Life Itself (15) | Close-Up Film Review
Writer/director Dan Fogelman found a very effective way of telling a story simultaneously in two timelines in his popular television series This is Us, and he gets even more adventurous in this in terms of using unusual and sometimes challenging storytelling techniques.
His intriguing thesis is that each person is the hero of their own story but life itself is the unreliable narrator of same, which intermeshes and amends those individual tales. Fogelman is also, as we already know from This is Us, really in love with the idea of family, which he continues to explore here.
The first chapter as it were deals with the courtship and marriage of young New York couple Will (Oscar Isaac) and Abby (Olivia Wilde), as they await the birth of their first child. The opening scene is more than a touch confusing and the over complicated structure of the section, which jumps around in time, is not immediately engaging, as we discover the story of their love through flashbacks in the mind of a devastated and depressed Will, who is seeing a psychiatrist (Annette Bening) after Abby has left him. All does eventually become clear though with a huge, unexpected shock at the end of that chapter. And Isaac and Wilde are beautiful together. She in particular is charismatic.
The film then goes on to show how Will and Abby’s story relates to and affects the lives of others in often convoluted ways. Most directly is that of their now rebellious and confused daughter Dylan (Olivia Cooke), who is being raised by Will’s father Irwin (a lovely, warm performance from Mandy Patinkin). It is a well drawn relationship, in which Fogelman pulls another of his narrative tricks – the difference between what we say to each other and what we really mean.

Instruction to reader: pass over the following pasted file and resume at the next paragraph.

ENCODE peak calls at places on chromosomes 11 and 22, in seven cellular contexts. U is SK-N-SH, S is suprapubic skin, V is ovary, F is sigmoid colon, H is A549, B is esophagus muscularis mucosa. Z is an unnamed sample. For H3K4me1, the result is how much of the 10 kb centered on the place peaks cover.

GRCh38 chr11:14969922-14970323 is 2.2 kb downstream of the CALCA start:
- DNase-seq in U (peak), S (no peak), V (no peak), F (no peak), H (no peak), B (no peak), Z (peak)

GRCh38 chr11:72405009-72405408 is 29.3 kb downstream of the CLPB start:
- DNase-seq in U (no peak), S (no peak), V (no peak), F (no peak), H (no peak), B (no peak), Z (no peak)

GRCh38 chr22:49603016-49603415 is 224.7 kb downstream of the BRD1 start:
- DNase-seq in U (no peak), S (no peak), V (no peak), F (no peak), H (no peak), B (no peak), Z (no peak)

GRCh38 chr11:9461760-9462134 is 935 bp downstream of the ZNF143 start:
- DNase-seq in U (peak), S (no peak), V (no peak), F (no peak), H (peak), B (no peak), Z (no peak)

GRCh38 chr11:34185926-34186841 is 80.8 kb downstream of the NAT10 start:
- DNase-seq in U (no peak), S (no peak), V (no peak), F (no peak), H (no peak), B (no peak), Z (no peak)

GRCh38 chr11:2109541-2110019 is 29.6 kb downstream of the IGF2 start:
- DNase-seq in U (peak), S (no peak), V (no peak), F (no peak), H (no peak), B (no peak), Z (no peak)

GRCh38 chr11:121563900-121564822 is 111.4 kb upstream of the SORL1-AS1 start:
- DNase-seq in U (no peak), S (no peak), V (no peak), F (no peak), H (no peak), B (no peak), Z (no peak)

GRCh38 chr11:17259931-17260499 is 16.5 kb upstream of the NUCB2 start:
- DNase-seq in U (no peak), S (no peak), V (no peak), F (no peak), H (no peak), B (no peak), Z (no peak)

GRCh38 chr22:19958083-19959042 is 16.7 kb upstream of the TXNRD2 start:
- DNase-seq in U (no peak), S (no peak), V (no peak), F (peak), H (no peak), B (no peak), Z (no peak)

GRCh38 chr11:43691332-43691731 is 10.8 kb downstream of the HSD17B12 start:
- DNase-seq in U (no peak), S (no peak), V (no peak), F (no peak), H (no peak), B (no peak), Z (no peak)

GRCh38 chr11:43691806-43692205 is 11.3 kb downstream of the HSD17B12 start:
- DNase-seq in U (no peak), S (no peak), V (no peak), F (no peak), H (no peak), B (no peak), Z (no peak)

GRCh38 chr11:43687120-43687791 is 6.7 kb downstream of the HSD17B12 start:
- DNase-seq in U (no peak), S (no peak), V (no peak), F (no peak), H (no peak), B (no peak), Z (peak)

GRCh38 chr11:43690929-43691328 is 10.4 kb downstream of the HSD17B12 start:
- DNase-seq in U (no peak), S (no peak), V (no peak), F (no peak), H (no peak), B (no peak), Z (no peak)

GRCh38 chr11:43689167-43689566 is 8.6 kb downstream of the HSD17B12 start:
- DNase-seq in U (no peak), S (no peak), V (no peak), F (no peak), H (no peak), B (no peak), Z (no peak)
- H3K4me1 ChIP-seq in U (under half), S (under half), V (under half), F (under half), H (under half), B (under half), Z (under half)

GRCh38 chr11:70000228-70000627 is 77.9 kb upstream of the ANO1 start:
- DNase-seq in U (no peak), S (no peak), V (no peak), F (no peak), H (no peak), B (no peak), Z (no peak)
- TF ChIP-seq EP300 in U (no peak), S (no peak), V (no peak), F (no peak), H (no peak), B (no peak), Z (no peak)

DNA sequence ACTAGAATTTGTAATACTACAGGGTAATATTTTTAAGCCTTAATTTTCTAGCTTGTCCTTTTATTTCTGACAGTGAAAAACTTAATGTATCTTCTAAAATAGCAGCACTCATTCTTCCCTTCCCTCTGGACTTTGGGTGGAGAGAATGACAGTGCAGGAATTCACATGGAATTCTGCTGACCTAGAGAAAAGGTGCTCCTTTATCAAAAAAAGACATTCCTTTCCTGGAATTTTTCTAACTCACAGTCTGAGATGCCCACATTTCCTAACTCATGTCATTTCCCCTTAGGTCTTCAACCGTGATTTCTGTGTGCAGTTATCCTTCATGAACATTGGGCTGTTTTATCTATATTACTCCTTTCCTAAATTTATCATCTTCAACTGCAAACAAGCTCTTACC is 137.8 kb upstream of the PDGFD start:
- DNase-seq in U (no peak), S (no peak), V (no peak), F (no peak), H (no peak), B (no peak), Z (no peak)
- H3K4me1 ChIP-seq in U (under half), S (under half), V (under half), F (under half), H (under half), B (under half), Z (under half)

The last group of characters appear at first to be totally unrelated to what has gone before as we move to Spain and the comparatively straightforward telling of the story of wealthy but lonely landowner Mr. Saccione, played by a now ageing but still charismatic Antonio Banderas and his relationship with his employee Javier (Sergio Peris-Mencheta), Javier’s wife Bella (Laia Costa) and their son (Adrian Marrero). The telling of this section is comparatively straightforward, until Javier finances a holiday to New York for them, when the links to the other characters start to gradually emerge.
Where each group of people are in time itself for the various sections is a bit tricky if you don’t know your Bob Dylan. The clue is in the Dylan track Time out of Mind, which has significance for Will and Abbey. It came out in September 1997. Which makes the setting for their story the late nineties, with the rest following on from that.
The ending of the film is somewhat sentimental, but as Fogelman is not only an American, but is also conducting his own idealistic love affair with the concept of family, I guess that’s forgivable. The actors throughout are very engaging though and, if like me you’re a sucker for stories that play with time, it may well win you over.
For those who are not fans of Fogelman’s This is Us view of the world, this film may not go down a treat. However it could well become one of those films which builds up a devoted following despite what I suspect will be less than favourable reviews, just as the very different but also off centre Cloud Atlas did.